Consultant Psychiatrist, Dr Kafayat Ogunsola, on Tuesday said mental disorder accounts for 90 per cent of rampant suicide cases in the country.

Ogunsola, who works at the Lagos University Teaching Hospital (LUTH), Idi-Araba, Lagos, made the assertion while speaking with newsmen in Lagos.

She spoke on the sidelines of the 2019 World Suicide Prevention Day.

According to her, now, we need to understand why people are committing suicide.

Dr Ogunsola said: “Ninety per cent of cases of suicide occur as a result of mental disorder; it is as a result of depression. There are some personalities in certain individual; things happen to us from time to time and our ability to cope or deal with it is one of the reasons or determine who is able to overcome. We need to understand why people are committing suicide.

“We need to understand the gender that commits it more, and what were the reasons, relationship, mental disorder and that is what we have been able to analyse in our research.

“We have done a lot of collaborations with organisations like NAFDAC, much more that we can do to curtail suicide in Nigeria.

“There is also something called resilient which simply means that everybody knows that I can bounce back from whatever it is that comes my way,’’ Ogunsola said.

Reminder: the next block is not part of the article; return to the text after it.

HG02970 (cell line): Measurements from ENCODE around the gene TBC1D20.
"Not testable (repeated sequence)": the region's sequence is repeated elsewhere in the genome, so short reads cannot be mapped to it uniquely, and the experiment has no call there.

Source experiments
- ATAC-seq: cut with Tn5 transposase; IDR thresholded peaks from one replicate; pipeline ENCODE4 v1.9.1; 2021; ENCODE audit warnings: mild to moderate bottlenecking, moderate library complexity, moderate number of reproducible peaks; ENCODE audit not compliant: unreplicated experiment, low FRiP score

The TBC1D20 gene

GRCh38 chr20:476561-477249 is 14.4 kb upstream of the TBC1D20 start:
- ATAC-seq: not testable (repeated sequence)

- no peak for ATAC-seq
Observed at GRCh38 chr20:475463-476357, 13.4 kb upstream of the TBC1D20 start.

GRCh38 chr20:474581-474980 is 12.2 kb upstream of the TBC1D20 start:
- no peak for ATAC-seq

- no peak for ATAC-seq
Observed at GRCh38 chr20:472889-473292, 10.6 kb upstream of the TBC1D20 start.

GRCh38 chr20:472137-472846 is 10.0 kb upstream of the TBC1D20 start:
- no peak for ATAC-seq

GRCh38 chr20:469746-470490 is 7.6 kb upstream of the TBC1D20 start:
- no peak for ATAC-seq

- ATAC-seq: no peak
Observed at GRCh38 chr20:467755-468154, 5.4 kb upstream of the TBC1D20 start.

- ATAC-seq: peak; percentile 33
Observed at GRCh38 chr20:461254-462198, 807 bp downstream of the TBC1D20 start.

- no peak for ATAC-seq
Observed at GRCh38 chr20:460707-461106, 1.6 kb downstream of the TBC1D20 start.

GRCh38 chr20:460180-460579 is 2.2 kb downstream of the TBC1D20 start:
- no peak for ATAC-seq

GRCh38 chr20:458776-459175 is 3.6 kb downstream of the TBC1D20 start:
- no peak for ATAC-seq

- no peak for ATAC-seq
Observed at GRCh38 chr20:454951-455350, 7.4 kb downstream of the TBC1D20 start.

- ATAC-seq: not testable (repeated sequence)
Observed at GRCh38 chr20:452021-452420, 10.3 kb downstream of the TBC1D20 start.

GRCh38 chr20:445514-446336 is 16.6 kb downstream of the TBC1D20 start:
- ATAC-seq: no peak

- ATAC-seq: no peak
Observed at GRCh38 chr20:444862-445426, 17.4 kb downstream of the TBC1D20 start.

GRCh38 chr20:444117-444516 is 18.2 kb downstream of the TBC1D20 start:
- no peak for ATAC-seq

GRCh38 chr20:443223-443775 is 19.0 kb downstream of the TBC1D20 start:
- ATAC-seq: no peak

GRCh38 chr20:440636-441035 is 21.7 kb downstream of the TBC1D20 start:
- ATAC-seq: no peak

The consultant psychiatrist said many people were going through some adversities or sorts.

She said: “It is not the end of the world for them, but if people are equipped with the right idea, they will overcome.

“This is because mental disorder is a factor in our environment, people tend to stigmatise patients by defining it in mysterious ways.’’

Ogunsola said that aside mental disorder, relationship break up, economic hardship, unemployment and financial issues were some other reasons why people commit suicide.

She said Suicide Research and Prevention Initiative (SURPIN), an initiative of LUTH, was established due to the increasing rate of suicide that has become worrisome.

The expert said SURPIN had identified some reasons why people commit suicide, which gender was committing it more and had understanding that there must be a unique problem that made people to commit suicide.

She, therefore, advised that whatever challenge humans faced in life, suicide should not the last option.

Ogunsola said SURPIN would continue to embark on more researches, trainings of stakeholders, funding opportunity through grants, skill acquisition, among others as ways forward to curb the menace of suicide.

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